Fitness programme for BAME females claims monthly award

A sports and fitness programme aimed at women and girls from BAME communities has been revealed as the latest recipient of ConnectSport’s monthly video award.

The ‘Stronger Communities through Sport’ award encourages community-based organisations across London to upload a short video explaining what they do, to a specially-created page on the ConnectSport website.

The award is supported by the Mayor of London as part of its ‘Sport Unites’ funding programme, with one organisation receiving £250 each month.

‘Step Up 2 Fitness’, which works principally with BAME (Black, Asian and Minority Ethnic) females in the North Paddington area, has been selected for the July award.

Step Up 2 Fitness focuses on the wellbeing of women and girls by delivering functional fitness sessions, nutritional workshops and outdoor challenges.

Organiser Hasna Kahlalech explained: “Our participants reflect the diversity living in North Paddington area and beyond.

“Our motto is to reduce the disparity and inequalities for accessing fitness sessions that affect women and girls in general and even more so amongst BAME communities.

“Our sessions run three times a week at the Stowe Centre and the Academy Sport Centre, as well as an outdoor running group which is extremely popular and demonstrates the need for these type of activities.”

Step Up 2 Fitness follows London Otters Rowing Club and ReachOut UK as recipients of the award in May and June.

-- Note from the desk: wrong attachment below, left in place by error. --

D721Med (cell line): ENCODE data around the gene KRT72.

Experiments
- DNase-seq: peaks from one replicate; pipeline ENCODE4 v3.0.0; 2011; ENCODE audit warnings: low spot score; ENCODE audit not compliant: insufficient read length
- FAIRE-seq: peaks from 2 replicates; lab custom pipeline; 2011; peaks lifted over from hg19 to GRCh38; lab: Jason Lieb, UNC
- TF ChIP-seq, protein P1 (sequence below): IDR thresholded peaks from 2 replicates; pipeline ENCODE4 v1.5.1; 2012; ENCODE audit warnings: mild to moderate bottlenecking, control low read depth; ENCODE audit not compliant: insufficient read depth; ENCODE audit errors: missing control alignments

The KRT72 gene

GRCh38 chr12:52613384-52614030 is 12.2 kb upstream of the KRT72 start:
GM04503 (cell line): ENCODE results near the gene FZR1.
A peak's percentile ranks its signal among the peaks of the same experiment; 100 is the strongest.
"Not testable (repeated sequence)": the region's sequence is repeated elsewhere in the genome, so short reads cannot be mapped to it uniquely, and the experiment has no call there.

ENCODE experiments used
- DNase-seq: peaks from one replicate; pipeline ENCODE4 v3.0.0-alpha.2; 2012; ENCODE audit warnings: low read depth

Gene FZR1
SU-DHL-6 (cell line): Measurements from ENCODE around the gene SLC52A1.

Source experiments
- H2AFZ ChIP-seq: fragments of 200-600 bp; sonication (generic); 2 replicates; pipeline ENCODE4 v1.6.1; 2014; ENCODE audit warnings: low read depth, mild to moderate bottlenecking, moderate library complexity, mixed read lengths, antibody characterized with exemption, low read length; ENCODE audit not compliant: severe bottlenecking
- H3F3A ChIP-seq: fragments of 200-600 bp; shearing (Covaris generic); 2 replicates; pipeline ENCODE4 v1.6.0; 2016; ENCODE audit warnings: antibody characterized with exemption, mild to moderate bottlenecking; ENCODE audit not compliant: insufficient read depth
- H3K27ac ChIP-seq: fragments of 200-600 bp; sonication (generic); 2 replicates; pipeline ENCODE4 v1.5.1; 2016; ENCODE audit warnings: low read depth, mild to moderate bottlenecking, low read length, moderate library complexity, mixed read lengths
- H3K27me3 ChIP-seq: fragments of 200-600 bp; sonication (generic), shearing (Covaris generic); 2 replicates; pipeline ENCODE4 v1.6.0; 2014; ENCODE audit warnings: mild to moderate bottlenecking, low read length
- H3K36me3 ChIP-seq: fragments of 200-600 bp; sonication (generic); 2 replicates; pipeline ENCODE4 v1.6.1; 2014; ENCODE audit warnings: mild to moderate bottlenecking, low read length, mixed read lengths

Debbie Weekes-Bernard, Deputy Mayor of London for Social Integration, described how the partnership with ConnectSport links into the Mayor’s Sport Unites campaign.

She told ConnectSport: “We are interested at looking at using sport to tackle social isolation, to improve mental health, to create a healthier and more engaged city, but also to create some of those links and connections between people from very different backgrounds.

“We think that sport is a really good way of bringing people together, just by virtue of their love of sport – either as participants or as fans. It’s a great way for us to achieve some of the outcomes that we have set ourselves for tackling some of those big issues, like improving mental health, like helping to reduce levels of knife crime, like giving young people a sense of structure and a sense of purpose, and enabling them to learn skills which will help them become adults, and participate as adults in a city that is multi-cultural, diverse and vibrant.”

To submit your video, visit